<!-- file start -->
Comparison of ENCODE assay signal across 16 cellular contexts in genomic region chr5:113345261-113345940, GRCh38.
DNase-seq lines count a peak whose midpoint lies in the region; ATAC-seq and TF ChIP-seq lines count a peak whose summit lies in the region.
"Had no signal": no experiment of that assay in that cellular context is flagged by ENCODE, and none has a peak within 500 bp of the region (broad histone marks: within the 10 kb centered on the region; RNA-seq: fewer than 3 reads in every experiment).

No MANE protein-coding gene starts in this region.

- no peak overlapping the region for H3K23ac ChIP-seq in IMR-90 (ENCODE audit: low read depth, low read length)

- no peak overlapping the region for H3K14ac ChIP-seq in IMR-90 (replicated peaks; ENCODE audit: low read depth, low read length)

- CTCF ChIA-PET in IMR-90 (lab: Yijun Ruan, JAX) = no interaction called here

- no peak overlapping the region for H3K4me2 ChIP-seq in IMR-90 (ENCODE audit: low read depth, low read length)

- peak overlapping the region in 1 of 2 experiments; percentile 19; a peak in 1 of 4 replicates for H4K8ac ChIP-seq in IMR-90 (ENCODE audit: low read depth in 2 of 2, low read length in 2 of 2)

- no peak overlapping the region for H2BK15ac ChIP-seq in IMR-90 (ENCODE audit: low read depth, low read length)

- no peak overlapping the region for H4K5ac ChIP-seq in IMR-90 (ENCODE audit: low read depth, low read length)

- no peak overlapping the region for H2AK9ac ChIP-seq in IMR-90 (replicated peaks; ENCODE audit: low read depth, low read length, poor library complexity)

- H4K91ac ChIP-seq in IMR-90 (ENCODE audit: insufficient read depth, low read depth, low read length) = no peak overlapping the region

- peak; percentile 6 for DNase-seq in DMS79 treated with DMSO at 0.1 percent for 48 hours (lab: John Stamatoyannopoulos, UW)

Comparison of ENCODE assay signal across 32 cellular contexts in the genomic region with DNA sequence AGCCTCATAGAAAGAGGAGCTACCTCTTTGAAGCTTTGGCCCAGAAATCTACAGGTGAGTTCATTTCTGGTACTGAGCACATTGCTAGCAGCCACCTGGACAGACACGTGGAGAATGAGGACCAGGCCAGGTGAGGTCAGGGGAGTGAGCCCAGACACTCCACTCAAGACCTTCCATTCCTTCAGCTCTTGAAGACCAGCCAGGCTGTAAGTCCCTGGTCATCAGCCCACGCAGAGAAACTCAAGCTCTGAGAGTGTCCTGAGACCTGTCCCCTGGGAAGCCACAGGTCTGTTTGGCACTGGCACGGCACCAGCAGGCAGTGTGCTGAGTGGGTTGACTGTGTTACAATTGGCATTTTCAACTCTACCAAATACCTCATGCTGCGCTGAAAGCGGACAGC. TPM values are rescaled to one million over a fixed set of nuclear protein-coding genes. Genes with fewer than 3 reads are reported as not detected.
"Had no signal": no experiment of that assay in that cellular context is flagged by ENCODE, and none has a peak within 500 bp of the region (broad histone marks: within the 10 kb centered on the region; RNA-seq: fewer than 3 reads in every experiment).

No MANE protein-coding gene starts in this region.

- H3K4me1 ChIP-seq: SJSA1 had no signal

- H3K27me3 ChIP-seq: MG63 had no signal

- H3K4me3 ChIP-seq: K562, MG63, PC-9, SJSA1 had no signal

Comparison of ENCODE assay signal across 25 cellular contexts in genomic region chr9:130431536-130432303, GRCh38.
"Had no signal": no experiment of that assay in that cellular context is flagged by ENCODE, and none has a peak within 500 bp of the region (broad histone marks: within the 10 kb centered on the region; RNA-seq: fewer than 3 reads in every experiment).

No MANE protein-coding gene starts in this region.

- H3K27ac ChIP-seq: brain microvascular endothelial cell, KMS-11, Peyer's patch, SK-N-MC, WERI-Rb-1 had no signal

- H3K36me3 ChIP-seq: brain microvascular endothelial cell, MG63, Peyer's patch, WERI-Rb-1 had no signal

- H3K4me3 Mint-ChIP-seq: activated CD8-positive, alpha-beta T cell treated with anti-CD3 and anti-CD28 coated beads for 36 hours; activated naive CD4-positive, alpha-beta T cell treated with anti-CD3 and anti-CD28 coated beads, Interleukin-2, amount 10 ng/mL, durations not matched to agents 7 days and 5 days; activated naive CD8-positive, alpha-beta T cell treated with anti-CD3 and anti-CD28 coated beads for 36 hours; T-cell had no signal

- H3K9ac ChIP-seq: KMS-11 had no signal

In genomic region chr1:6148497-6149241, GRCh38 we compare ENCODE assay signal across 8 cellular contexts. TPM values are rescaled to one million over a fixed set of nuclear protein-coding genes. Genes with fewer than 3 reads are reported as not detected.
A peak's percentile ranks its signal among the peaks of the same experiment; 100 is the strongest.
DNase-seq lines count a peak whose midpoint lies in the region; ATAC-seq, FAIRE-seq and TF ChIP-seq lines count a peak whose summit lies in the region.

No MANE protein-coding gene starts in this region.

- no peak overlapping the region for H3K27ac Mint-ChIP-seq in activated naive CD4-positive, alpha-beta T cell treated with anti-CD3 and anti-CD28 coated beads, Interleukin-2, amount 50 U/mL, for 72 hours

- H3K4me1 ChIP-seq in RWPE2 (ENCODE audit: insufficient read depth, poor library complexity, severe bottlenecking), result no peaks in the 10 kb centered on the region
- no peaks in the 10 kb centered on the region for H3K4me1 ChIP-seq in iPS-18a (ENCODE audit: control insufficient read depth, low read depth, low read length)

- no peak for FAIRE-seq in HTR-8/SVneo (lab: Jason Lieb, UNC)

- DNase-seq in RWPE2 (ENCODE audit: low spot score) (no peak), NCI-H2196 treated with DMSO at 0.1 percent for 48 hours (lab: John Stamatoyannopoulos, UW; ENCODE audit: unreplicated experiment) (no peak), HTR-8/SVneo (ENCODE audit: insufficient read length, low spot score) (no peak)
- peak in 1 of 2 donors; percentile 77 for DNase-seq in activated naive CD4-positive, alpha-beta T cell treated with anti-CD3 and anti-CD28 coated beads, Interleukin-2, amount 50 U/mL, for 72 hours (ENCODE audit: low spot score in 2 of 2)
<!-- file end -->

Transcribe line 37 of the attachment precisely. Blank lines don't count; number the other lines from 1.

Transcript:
- peak in 1 of 2 donors; percentile 77 for DNase-seq in activated naive CD4-positive, alpha-beta T cell treated with anti-CD3 and anti-CD28 coated beads, Interleukin-2, amount 50 U/mL, for 72 hours (ENCODE audit: low spot score in 2 of 2)